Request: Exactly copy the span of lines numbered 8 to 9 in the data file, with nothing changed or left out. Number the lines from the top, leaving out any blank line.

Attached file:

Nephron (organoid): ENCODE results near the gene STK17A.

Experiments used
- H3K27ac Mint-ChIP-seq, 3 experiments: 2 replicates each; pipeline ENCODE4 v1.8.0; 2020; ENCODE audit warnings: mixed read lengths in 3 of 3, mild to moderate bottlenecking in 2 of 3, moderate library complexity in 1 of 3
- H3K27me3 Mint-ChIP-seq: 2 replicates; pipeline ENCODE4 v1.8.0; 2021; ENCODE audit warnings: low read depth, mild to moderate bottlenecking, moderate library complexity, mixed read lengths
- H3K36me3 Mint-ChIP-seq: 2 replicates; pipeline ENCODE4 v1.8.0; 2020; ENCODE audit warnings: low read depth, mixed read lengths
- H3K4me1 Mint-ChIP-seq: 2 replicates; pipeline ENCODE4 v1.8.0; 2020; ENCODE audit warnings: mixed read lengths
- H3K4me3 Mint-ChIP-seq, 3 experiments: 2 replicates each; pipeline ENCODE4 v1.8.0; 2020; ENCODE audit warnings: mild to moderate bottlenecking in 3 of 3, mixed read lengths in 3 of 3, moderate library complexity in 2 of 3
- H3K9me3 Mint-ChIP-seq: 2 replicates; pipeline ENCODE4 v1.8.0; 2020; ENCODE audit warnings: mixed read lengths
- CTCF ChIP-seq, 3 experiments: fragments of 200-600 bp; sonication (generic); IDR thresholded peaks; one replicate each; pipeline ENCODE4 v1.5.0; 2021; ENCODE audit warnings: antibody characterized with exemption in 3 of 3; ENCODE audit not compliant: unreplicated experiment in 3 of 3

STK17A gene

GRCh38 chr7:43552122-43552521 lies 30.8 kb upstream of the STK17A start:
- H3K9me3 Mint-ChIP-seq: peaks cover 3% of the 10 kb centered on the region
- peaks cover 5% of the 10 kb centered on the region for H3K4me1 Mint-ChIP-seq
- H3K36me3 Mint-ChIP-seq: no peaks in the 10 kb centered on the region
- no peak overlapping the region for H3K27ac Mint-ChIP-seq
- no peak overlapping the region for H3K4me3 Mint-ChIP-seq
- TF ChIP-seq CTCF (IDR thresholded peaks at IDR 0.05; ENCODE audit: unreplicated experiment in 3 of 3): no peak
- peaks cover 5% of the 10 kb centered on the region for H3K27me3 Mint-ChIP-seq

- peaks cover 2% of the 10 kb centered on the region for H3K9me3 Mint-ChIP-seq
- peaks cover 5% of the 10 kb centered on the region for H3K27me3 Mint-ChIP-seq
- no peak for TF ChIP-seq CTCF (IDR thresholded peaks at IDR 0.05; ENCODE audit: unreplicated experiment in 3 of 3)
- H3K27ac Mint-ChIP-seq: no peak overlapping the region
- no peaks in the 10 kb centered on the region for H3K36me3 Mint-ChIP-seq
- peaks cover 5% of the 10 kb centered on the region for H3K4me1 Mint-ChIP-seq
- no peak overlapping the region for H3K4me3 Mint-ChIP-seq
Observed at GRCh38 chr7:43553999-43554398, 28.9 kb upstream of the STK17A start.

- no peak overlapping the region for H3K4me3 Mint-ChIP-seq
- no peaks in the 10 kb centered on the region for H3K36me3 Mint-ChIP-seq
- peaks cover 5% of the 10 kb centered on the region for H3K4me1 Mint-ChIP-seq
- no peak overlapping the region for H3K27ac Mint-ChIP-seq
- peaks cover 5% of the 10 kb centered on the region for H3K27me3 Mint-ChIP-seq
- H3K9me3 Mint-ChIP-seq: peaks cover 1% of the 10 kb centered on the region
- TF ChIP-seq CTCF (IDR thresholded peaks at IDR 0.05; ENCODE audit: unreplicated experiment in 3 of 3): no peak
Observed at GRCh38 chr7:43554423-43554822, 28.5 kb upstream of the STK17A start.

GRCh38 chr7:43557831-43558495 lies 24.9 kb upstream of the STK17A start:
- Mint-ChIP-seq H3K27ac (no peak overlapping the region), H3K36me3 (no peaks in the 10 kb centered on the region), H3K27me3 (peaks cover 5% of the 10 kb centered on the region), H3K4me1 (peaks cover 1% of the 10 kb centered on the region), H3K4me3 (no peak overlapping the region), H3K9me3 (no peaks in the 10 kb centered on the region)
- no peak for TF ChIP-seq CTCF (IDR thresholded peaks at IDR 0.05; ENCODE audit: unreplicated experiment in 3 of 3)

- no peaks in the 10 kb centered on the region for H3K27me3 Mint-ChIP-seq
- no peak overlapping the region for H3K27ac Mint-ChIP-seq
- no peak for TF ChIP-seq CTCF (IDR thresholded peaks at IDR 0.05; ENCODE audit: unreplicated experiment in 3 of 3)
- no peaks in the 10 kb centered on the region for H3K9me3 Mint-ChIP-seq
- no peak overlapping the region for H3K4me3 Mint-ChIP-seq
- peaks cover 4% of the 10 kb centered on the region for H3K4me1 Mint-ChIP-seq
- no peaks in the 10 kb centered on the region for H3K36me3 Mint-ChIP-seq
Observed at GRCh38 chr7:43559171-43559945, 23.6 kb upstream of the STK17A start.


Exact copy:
- H3K9me3 Mint-ChIP-seq: 2 replicates; pipeline ENCODE4 v1.8.0; 2020; ENCODE audit warnings: mixed read lengths
- CTCF ChIP-seq, 3 experiments: fragments of 200-600 bp; sonication (generic); IDR thresholded peaks; one replicate each; pipeline ENCODE4 v1.5.0; 2021; ENCODE audit warnings: antibody characterized with exemption in 3 of 3; ENCODE audit not compliant: unreplicated experiment in 3 of 3